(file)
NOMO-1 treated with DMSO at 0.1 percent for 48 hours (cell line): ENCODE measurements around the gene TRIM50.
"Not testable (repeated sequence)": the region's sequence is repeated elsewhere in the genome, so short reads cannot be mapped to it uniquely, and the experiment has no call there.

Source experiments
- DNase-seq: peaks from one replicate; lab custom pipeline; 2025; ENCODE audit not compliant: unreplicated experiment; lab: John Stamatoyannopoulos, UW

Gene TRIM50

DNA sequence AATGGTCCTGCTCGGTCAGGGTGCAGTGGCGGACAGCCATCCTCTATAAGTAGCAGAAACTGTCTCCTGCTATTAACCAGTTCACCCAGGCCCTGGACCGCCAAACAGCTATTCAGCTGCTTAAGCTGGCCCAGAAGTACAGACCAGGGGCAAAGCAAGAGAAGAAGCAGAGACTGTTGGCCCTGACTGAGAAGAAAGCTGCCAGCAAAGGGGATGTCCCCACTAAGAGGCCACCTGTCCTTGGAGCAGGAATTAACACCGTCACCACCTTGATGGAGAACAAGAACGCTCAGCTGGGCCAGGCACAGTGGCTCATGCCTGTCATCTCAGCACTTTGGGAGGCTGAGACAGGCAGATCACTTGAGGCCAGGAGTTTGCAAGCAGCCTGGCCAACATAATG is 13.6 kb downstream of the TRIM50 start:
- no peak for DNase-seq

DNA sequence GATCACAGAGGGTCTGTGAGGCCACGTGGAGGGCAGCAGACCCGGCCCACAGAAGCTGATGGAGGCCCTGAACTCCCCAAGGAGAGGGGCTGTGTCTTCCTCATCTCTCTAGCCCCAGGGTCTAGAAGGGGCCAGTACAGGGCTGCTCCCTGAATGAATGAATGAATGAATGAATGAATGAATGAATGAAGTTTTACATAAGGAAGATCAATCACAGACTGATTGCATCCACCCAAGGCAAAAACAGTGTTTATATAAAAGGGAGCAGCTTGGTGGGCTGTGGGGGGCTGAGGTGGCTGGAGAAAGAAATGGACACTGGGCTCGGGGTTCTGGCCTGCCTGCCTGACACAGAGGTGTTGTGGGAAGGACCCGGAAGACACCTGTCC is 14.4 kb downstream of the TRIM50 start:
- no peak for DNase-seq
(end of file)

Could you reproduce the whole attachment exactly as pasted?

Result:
NOMO-1 treated with DMSO at 0.1 percent for 48 hours (cell line): ENCODE measurements around the gene TRIM50.
"Not testable (repeated sequence)": the region's sequence is repeated elsewhere in the genome, so short reads cannot be mapped to it uniquely, and the experiment has no call there.

Source experiments
- DNase-seq: peaks from one replicate; lab custom pipeline; 2025; ENCODE audit not compliant: unreplicated experiment; lab: John Stamatoyannopoulos, UW

Gene TRIM50

DNA sequence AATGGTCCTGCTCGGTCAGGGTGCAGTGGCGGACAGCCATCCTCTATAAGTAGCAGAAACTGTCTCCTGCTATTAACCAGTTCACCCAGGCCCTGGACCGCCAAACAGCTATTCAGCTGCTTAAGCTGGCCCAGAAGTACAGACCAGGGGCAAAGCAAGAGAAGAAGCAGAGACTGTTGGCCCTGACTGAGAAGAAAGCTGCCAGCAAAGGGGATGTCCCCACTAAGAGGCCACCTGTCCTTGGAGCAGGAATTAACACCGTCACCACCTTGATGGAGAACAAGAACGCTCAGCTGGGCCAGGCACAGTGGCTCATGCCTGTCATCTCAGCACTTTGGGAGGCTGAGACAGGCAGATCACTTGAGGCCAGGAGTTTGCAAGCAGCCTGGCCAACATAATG is 13.6 kb downstream of the TRIM50 start:
- no peak for DNase-seq

DNA sequence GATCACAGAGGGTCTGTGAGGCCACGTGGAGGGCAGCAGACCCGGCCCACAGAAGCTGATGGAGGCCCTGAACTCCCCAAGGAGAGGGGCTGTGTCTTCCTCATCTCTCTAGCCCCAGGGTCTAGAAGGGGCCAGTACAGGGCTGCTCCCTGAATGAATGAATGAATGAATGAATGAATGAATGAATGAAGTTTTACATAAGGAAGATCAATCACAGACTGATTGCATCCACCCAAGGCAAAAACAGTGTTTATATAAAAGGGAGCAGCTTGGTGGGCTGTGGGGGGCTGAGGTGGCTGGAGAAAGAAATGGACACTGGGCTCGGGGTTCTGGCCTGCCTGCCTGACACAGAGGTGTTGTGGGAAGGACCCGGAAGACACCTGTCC is 14.4 kb downstream of the TRIM50 start:
- no peak for DNase-seq